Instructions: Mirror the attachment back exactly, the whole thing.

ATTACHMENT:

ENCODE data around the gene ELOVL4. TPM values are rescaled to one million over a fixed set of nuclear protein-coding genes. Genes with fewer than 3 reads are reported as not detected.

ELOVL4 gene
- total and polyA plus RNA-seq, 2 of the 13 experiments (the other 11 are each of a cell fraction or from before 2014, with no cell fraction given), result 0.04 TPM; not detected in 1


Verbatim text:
ENCODE data around the gene ELOVL4. TPM values are rescaled to one million over a fixed set of nuclear protein-coding genes. Genes with fewer than 3 reads are reported as not detected.

ELOVL4 gene
- total and polyA plus RNA-seq, 2 of the 13 experiments (the other 11 are each of a cell fraction or from before 2014, with no cell fraction given), result 0.04 TPM; not detected in 1